In an interview, the captain reported that when he saw the small red return (less than a ¼-inch wide) on the radar, he zoomed in and was tilting the radar antenna to get a better reading on the cell. The radar was on manual gain and he felt that they were going to fly over the top of it. The cell was 5 miles directly in front of them or 30 seconds away. Shortly after, they encountered rain and the strong downdraft, which threw them up into their seatbelts. The captain stated that if he saw the cell at least 5 minutes beforehand he would have asked for a deviation since American Eagle’s policy was to avoid cells by 20 miles.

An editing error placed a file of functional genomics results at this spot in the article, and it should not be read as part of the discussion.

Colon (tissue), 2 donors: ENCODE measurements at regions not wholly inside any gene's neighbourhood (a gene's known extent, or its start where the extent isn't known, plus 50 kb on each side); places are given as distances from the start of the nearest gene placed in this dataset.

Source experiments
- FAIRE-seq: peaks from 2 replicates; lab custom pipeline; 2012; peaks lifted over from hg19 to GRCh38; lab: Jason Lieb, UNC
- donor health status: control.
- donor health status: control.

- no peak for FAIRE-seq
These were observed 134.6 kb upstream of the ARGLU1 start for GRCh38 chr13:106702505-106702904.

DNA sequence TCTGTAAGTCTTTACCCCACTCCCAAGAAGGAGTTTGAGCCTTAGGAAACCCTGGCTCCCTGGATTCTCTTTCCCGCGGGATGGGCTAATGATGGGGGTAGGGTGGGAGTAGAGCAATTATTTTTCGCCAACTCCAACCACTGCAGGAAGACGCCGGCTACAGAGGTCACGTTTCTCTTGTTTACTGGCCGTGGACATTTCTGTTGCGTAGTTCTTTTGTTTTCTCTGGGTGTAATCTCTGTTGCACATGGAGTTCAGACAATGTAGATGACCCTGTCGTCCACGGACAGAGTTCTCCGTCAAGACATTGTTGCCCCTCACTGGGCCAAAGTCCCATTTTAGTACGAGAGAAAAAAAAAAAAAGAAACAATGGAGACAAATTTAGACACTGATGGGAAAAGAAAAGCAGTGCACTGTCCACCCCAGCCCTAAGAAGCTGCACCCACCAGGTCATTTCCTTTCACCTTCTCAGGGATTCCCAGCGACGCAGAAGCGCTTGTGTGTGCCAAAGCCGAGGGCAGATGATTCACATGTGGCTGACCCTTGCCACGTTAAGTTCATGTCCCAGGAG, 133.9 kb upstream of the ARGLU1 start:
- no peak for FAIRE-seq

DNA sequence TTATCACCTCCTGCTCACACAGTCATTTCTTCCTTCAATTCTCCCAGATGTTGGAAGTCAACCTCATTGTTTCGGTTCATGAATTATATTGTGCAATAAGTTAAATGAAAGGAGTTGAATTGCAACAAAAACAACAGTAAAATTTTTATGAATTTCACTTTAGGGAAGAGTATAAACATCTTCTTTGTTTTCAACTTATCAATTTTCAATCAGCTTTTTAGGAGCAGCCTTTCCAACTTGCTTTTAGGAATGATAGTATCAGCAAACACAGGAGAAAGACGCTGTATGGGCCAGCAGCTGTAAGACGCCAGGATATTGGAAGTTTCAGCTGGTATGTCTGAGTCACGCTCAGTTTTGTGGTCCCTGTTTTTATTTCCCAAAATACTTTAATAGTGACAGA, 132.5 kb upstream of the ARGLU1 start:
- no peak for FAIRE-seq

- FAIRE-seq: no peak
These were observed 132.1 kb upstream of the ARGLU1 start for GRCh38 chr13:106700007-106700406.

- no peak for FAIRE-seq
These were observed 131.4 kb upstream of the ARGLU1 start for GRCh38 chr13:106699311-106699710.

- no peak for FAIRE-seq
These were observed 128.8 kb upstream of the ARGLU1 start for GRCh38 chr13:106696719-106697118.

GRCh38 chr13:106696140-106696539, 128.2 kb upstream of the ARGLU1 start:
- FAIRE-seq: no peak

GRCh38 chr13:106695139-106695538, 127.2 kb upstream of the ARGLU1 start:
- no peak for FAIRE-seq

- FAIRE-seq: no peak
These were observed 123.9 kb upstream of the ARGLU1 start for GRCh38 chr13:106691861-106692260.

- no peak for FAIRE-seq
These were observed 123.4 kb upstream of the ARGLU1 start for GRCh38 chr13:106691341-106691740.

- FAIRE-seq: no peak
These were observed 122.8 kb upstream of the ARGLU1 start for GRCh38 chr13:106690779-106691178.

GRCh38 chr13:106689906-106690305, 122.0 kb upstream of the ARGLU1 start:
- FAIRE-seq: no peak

The first officer provided a similar account of the accident. He stated that the radar, which was tilted down 5 degrees on variable gain, depicted an area of green precipitation in front of them and they were flying in and out of clouds. He then observed a red return on the radar about 2-3 miles in front of them, less than 20 seconds away. Before he and the captain could make a decision to deviate, they entered the clouds and it was smooth. Then it began to rain rapidly followed by a sudden gain in altitude and then a sudden drop in altitude. The entire event lasted less than 10 seconds.